Coordinator's Corner: Hugh O'Brien

Featured Interview With Stunt Coordinator, Hugh O'Brien.

What has been the biggest highlight of your career?

I am very fortunate to have had many, many highlights.  The main highlight is living the dream I had as a 7 year old and to this day have my reality be better than I ever imagined as a kid.

I have been a professional Stuntman / Stunt Coordinator / 2nd Unit Director as well as a Producer for 35 years.

I grew up in upstate New York with no connection whatsoever to the business.

Started my Career doing Live Traveling Thrill Shows. "The Hell Drivers” in 1985-86.  A Stunt Genre that really doesn’t exist anymore.

First 5 years based in New York and moved to Los Angeles, CA in 1990.  Making my living as a Stuntman since day one in the business.

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The people I have met around the world and have gotten to work, live and play with. Unforgettable.

Show: Working on the first 3 "Pirates of the Caribbean".

Performing: In the Shadows: Co-Stunt-Coordinated with Freddy Waugh.

Performed a Pipe ramp @ 70+ mph through an explosion, on fire, off a drawbridge and 181 ft flight before touchdown.

264 ft. travel on the ground before coming to a stop.

Longest performed pipe ramp to ground on film at the time performed in 2000.  (Still one of the longest ever on film).

First day of filming and it went almost textbook and not a bump or bruise.

Performing: When people believe that the actor was the one that did the performance and it was me.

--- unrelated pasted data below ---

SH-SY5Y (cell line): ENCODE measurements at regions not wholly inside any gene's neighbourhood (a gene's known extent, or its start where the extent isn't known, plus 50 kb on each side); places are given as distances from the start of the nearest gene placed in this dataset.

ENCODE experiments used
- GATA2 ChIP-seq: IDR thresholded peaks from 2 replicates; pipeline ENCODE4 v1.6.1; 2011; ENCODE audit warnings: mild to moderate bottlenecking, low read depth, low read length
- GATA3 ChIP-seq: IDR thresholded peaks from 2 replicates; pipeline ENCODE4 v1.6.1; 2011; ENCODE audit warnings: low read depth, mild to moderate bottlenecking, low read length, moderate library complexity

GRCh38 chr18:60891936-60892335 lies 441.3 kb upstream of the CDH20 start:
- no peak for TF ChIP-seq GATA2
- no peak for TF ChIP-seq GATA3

It means that I did my job well enough that it was part of the story and not a stunt that took you out of the story.

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Stunt Coordinating: Safety Record as a Stunt Coordinator.

The creative input I am able to offer and seeing it make it to the final product.

Rigging: Designing and accomplishing a sequence that nobody thinks will work and it works exactly as planned.

How many people are still alive and unhurt because I was involved in the process and the safeties worked as planned.

Member for The Stuntmen’s Association of Motion Pictures

Member of the  Directors Guild of America

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What is the greatest lesson you have learned over the years as a stunt coordinator?

Preparation is Key.

Preparation in service to the story.

Preparation in service to the stunt.

Preparation in service to back-ups & safety.

Preparation in service to the money.

I’ll gratefully accept getting lucky, but I never want to have to count on getting lucky.

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What are the greatest qualities you seek out in a stunt performer?

Truth in ability.

Willingness to work in support of all of the stunt dept., crew, and the entire project not just what’s good for themselves.

Just being nice and someone I want to be around more than I see my family.

I will hire someone of slightly less ability if I don’t have to deal with massive egos that cause disruptions.

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What advice would you give up and coming stunt performers?

Train, Train, Train.

Train in your favorite skill set for sure but also other skill sets as well.

The more you know, the more valuable you will be to the show and the Coordinator.

If you’re going to sell yourself as a stunt performer be willing to hit the ground as needed.

Taking acting lessons. Continue to take acting lessons. Remember it's about the character and being truthful to the situation they are in.

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What do you love most about the stunt community?

No matter how dangerous or crazy the circumstances surrounding the work is, everyone is there to watch each other's back.

I love what I do for a living and the people I do it with. I just don’t always like the business side of what I do.